It must have been unbelievable luck when I made that brioche back in 7th grade. As I’ve been experimenting with it over the last few weeks, I’ve found my hands covered in sticky dough, tried to problem solve by adding more flour, and ended up with loaves that varied in size and texture. Everything tasted good. Everything was eaten. Still, there was the matter of keeping it simple.
I finally settled on a brioche from Cooks magazine. While time consuming, it was the least messy and easiest to prepare. Not to mention, the results were delicious!
I admit that I cut the recipe in half when I made it. I’d already used up so much butter and so many eggs that I wanted to be sure about this recipe before I jumped in with both feet. Given the results, next time I’ll make both loaves.
I also want to note that this bread takes time. I really appreciated that about it. There’s something really restorative about slowing down and paying mindful attention to something; even if it is just bread dough.
The first morning mixing up the ingredients didn’t take long, but then I tended it every 30 minutes for about 2 hours. I’m still in awe of how the texture, nearly effortlessly on my part, begins to change and I can’t help thinking about this life lesson for myself. When do I need to take it easier on myself and just give something time? Patience is not my forte.
The dough just goes into the fridge after that for 16-48 hours. Perfect if you want to have it for lunch or dinner in the next day or two.
When I head to France later this week (if I ever get my suitcase packed that is), my intention is to enjoy the gift of time to just be with some longtime friends, effortlessly. We’ll tend each other as we make our way through the streets of Marseille and Aix-en-Provence. We’ll climb the hillsides and sample local cuisine.
While two of my travel companions are now gluten free, don’t worry, I’m planning to sample as many breads as I can. I’ve already got my eye on some new recipes like brioche roll with Nutella and I’d like to see what they authentically do with brioche in France. Afterwards, when I’m back in my own kitchen, I’ll get busy incorporating everything I’ve learned to share out with you!
Get your hands into a bread bowl this week! Brioche is perfect for Easter.
No-Knead-Take-Your-Time Brioche (makes 2 loaves)
3 1/4 cups bread flour
2 1/4 tsp yeast
1 1/2 tsp salt
7 large eggs (one reserved for the brushing the top)
1/2 cup water, room temperature
1/3 cup sugar
16 T unsalted butter, melted and slightly cooled (yes, that’s 2 sticks)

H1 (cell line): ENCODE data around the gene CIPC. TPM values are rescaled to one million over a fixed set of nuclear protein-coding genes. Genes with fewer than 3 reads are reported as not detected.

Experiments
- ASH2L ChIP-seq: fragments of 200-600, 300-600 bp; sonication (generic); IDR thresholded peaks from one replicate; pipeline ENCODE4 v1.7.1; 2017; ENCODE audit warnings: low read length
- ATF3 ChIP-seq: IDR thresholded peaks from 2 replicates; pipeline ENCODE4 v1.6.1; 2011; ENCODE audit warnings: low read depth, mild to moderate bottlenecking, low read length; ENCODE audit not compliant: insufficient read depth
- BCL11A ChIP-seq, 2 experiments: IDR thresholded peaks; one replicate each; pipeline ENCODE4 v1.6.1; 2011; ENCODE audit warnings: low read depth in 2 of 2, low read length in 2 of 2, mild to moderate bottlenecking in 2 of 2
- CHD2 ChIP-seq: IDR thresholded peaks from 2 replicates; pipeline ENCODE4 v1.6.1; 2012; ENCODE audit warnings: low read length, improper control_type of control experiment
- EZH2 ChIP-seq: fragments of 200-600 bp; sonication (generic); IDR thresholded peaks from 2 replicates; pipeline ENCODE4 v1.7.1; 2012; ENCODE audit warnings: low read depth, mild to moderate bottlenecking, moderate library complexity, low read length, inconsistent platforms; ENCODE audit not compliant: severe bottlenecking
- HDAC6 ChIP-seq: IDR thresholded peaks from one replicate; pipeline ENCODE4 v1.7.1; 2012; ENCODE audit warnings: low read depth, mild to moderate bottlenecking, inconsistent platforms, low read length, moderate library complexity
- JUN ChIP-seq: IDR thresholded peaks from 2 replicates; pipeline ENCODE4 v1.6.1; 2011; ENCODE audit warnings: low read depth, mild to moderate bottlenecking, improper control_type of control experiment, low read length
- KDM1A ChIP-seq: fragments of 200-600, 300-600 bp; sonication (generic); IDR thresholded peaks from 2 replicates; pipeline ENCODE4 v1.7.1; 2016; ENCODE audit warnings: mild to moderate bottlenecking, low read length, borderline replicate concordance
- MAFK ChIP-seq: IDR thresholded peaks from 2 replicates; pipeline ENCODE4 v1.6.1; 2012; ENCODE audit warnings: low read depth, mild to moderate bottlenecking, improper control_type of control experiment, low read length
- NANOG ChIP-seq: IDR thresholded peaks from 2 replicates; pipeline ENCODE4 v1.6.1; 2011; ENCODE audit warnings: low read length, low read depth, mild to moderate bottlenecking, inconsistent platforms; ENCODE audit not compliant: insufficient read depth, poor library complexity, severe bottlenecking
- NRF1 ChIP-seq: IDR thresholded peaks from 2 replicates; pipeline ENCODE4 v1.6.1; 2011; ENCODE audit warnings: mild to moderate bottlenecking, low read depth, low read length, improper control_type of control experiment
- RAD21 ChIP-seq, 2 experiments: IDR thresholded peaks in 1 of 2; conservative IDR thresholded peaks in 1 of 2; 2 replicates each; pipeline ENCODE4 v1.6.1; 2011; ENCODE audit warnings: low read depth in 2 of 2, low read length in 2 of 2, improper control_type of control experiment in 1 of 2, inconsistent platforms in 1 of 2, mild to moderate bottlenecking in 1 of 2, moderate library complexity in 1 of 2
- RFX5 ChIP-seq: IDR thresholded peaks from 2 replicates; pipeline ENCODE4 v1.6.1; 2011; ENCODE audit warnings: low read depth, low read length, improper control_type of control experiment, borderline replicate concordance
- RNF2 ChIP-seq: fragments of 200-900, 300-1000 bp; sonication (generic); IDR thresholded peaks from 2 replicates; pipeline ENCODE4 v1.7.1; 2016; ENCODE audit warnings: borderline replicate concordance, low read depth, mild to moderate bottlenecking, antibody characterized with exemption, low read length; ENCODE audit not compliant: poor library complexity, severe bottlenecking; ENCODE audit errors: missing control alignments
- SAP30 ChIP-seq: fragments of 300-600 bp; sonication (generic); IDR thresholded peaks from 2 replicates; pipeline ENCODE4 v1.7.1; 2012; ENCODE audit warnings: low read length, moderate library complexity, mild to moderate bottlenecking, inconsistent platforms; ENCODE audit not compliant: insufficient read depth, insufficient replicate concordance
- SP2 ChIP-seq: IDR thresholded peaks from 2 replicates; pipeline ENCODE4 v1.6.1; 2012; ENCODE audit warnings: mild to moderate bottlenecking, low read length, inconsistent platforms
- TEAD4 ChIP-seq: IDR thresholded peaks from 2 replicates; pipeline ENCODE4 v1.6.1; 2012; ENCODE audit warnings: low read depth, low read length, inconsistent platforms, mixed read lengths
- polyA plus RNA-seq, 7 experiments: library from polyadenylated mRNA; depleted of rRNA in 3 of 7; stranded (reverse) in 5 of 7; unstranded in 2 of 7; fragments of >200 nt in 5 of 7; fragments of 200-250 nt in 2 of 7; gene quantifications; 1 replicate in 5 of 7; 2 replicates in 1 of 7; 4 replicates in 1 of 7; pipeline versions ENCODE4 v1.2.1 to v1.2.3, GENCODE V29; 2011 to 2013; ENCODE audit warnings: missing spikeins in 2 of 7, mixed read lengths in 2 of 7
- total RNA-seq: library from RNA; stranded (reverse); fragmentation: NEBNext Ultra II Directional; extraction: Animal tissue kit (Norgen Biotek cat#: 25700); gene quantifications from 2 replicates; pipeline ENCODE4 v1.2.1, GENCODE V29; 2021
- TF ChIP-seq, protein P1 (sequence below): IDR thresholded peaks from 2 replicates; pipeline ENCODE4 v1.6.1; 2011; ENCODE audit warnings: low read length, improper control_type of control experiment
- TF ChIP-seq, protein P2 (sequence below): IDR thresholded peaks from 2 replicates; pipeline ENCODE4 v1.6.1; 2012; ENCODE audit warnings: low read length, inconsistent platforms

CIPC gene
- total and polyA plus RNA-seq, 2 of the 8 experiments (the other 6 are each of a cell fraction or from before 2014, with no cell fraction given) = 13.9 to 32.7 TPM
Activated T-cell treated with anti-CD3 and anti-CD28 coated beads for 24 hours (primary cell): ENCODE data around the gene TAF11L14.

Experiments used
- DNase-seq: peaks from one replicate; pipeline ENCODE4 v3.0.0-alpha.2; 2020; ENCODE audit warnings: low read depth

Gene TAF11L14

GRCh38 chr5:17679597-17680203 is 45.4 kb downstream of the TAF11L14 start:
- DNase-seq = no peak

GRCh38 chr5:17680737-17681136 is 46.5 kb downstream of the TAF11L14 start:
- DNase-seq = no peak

Whisk flour, yeast, and salt together in large bowl. Whisk 6 eggs, water, and sugar together in another bowl until sugar is dissolved. Whisk in butter till smooth. Add egg mixture to flour mixture and stir with a wooden spoon (or my favorite dough scraper) until it forms a mass and no flour remains. Cover with plastic wrap and let sit 10 minutes.
Holding edge of dough with fingertips, fold dough over itself by gently lifting and folding edge of dough toward middle. Turn bowl 45 degrees and fold again. Keep doing the folds until you’ve done at least 8. Cover and let rise 30 minutes. Repeat folding and rising every 30 minutes, 3 more times. (Let yourself slow down here, too, to notice what’s moving and taking shape inside of you.)
After the 4th set of folds, cover tightly and refrigerate at least 16 hours, but up to 48.
Transfer dough to well-floured surface and divide into 4 even pieces. Working with one piece at a time, pat dough into a 4 inch disk. Working around the circumference, fold the edges of the dough toward the center to form a ball. Pinch ends together.
Flip the dough ball and without applying pressure, move your hands in a circular motion to form dough into a smooth, taut round. (If dough sticks to your hands, use a light dusting of flour). Repeat with remaining disks. Cover loosely with plastic for 5 minutes.
Grease two 8 1/2 by 4 1/2 loaf pans. After 5 minutes, flip each dough ball so seam side is facing up, pat into the 4 inch disk again and repeat the forming of dough rounds. Place rounds, seam side down, side by side in pan and press gently into corners. Cover loosely with plastic wrap and let rise until doubled in size (about 1/2 inch below top edge of pan; 1 1/2 – 2 hours.)
Thirty minutes before baking heat the oven to 350 degrees. When loaves are ready, remove plastic and brush with the last egg, lightly beaten with a pinch of salt. Set loaf pans on middle rack of oven. Bake until golden brown (35-45 minutes), rotating half way through baking. (Be sure to let them cook, they brown somewhat quickly because of the egg wash. You can take an internal temperature of the bread if you want. It should be 190 degrees).
Transfer to wire rack, cool 5 minutes then remove from pans to wire rack. Cool completely, about 2 hours
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